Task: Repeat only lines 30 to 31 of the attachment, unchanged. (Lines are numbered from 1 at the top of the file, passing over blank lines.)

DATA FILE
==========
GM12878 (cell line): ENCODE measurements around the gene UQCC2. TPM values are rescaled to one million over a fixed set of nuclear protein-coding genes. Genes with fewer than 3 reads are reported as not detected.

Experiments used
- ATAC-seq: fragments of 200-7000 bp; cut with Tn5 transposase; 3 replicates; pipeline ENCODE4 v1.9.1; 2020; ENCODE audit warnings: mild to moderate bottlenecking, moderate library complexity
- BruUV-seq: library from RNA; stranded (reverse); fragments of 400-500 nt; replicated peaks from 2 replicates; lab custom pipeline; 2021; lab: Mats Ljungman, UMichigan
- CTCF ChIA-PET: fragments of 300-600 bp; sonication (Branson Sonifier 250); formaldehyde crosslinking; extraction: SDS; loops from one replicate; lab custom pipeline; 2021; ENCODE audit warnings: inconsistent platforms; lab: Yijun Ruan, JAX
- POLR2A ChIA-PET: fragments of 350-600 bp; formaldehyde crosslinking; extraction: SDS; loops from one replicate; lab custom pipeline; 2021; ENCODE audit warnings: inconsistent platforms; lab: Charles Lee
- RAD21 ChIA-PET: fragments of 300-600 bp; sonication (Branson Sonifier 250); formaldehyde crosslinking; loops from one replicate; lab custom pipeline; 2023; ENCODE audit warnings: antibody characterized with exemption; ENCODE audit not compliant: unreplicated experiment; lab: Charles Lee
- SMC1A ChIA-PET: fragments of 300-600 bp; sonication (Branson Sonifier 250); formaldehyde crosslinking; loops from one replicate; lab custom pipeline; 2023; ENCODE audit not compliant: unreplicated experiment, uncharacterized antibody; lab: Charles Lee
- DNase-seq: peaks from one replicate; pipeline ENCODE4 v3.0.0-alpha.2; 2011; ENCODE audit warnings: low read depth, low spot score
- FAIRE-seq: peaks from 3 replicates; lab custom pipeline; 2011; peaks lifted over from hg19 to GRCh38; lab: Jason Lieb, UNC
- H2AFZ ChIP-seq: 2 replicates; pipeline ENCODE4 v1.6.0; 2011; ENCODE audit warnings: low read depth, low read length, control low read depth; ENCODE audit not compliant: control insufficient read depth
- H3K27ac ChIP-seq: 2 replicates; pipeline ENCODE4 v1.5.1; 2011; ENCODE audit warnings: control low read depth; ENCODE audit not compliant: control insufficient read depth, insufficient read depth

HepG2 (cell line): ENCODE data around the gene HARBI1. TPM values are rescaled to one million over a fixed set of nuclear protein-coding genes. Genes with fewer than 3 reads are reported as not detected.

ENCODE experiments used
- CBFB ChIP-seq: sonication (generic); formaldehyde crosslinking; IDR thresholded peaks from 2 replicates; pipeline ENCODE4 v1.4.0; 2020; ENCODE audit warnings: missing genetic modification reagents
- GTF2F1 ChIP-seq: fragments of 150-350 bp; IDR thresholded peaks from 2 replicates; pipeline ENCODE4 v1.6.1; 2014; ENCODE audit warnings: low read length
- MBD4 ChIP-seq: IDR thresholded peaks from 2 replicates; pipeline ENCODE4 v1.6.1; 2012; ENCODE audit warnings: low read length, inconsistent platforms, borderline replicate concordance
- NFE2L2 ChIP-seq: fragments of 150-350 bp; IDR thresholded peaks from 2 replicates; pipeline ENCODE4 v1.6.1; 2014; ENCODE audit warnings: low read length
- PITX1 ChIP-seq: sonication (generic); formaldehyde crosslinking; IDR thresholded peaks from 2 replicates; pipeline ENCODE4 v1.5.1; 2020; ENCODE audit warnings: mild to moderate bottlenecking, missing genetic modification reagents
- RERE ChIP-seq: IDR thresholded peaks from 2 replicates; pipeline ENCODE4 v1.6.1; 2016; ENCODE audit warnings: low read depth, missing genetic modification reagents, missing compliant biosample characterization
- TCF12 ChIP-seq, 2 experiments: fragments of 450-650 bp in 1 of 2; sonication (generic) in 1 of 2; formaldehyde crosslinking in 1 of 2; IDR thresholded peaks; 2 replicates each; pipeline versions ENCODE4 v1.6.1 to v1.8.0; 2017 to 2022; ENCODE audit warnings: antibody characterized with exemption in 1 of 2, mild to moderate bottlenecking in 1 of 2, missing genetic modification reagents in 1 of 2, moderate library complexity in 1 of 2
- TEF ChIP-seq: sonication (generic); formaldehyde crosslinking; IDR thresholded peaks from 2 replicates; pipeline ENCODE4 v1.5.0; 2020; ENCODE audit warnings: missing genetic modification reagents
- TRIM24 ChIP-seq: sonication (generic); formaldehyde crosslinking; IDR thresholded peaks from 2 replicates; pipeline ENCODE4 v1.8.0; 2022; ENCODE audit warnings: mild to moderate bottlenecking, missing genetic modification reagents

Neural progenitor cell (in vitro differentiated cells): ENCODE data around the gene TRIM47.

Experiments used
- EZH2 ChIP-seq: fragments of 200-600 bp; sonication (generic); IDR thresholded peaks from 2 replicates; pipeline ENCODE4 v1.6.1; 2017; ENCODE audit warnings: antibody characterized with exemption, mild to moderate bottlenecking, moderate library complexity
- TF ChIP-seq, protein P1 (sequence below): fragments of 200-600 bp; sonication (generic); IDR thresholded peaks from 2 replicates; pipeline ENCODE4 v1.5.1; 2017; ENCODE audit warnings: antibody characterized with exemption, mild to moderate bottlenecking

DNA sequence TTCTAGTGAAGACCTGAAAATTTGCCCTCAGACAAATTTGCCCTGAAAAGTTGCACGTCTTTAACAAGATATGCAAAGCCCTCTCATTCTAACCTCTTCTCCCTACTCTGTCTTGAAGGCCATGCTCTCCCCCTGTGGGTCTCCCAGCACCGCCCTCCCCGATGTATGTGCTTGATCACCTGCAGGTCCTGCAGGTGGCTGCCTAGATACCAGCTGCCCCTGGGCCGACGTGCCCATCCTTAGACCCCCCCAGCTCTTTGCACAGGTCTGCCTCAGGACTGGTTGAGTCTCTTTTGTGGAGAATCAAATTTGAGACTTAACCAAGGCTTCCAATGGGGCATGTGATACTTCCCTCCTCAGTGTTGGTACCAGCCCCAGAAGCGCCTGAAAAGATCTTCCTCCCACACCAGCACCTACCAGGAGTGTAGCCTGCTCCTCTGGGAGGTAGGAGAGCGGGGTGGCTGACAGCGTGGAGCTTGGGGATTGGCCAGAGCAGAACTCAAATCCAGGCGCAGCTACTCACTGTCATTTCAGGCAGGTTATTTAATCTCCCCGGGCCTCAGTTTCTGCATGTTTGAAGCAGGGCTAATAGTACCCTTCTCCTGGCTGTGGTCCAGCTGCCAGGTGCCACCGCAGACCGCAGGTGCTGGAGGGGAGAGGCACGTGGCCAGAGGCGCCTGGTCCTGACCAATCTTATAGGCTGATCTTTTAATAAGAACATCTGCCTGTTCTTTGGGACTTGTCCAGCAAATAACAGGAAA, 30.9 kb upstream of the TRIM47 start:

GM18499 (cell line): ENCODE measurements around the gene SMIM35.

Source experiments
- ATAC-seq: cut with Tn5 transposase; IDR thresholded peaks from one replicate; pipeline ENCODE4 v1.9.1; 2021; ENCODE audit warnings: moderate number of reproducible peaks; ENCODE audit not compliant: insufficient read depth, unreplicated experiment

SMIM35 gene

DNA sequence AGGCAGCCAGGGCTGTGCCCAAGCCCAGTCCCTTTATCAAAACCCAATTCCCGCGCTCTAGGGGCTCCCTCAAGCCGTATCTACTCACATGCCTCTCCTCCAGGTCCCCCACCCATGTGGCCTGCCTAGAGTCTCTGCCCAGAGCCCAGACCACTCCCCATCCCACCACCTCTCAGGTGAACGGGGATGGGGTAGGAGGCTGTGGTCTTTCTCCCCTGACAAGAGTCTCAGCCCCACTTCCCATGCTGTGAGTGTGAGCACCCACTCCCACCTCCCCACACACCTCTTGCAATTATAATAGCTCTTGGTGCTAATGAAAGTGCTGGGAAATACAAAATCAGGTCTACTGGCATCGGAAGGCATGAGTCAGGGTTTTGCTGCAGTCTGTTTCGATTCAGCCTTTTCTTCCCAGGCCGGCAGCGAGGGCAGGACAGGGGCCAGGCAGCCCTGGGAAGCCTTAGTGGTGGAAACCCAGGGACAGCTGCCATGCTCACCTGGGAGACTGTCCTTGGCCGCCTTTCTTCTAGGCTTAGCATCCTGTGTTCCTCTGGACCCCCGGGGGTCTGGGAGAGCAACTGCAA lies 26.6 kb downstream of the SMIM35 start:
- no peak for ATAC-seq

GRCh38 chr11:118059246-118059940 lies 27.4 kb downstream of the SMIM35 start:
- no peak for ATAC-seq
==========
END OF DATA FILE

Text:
Source experiments
- ATAC-seq: cut with Tn5 transposase; IDR thresholded peaks from one replicate; pipeline ENCODE4 v1.9.1; 2021; ENCODE audit warnings: moderate number of reproducible peaks; ENCODE audit not compliant: insufficient read depth, unreplicated experiment